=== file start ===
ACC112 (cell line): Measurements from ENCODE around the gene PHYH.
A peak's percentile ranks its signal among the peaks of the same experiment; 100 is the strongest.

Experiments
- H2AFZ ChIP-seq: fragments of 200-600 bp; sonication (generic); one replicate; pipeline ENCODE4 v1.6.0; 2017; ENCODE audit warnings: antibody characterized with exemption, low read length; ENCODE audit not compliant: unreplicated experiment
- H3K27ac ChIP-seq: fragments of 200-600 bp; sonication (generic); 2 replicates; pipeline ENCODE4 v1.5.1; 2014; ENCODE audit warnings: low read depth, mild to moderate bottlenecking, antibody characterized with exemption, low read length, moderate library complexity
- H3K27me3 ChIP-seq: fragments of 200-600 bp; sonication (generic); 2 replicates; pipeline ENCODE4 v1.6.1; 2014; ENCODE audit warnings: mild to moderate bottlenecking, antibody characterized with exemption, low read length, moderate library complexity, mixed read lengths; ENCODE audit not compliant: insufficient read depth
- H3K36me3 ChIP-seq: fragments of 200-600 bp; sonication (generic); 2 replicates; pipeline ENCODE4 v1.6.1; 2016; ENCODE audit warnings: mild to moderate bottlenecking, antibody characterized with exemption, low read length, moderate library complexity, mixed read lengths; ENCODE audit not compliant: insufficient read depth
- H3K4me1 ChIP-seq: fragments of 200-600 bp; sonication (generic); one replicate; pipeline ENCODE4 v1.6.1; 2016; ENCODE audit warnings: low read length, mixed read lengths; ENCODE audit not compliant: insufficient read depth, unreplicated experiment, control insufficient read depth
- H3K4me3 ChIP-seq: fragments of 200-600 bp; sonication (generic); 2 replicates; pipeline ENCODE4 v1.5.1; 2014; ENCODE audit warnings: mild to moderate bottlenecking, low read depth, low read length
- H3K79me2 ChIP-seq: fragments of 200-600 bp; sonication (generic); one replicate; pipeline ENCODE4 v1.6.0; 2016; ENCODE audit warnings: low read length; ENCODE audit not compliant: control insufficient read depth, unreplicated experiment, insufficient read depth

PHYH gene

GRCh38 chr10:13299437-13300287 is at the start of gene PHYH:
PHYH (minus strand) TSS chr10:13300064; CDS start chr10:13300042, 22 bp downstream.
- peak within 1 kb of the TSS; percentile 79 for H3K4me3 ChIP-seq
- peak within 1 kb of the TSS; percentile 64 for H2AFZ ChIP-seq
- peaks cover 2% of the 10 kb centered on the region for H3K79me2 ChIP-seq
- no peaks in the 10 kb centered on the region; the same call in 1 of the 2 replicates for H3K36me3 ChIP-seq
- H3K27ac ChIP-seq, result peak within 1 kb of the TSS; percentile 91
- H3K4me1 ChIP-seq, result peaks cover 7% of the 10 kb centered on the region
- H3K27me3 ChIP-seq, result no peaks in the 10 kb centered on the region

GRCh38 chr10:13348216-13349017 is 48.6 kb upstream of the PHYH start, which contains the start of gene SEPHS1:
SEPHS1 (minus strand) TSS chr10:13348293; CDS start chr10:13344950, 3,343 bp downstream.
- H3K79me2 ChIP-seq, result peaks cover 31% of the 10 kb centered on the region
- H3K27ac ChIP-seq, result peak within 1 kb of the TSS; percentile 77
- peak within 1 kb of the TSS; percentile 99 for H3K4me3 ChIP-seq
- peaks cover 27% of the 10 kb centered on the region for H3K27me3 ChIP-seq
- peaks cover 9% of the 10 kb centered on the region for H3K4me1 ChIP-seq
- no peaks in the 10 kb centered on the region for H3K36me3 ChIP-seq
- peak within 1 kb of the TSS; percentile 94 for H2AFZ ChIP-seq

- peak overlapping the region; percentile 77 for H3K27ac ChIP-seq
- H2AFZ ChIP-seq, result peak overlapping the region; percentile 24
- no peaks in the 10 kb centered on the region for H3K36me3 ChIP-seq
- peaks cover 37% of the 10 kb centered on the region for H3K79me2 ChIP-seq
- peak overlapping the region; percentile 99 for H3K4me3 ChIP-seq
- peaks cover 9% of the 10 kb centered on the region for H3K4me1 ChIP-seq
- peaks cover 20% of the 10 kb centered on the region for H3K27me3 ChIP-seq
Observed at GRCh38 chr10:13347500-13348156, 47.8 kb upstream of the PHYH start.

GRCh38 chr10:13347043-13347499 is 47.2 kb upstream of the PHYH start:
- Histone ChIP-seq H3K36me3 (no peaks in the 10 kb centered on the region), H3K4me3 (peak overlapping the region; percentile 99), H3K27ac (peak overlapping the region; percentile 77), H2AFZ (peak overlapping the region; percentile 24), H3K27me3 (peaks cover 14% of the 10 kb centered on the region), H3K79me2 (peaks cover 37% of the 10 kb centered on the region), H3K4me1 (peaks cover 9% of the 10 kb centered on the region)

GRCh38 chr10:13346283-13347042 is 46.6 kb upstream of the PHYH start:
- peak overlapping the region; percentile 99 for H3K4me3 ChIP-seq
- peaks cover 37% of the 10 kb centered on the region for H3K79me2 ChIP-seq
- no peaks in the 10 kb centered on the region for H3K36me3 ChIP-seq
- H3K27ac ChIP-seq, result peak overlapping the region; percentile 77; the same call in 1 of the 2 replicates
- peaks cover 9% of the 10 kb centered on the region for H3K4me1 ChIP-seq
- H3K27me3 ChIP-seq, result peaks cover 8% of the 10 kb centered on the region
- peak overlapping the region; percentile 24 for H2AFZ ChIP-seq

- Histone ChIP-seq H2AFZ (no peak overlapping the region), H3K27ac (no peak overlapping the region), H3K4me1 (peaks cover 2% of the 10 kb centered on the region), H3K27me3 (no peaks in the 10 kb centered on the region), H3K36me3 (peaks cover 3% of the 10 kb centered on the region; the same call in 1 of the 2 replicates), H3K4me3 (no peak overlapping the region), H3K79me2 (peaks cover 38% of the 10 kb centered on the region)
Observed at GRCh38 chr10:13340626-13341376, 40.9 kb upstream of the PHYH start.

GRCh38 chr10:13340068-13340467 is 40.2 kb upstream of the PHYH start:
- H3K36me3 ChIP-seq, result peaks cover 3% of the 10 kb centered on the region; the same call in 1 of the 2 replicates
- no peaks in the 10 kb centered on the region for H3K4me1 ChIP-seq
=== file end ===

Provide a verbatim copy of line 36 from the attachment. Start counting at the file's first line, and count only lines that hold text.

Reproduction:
- peaks cover 20% of the 10 kb centered on the region for H3K27me3 ChIP-seq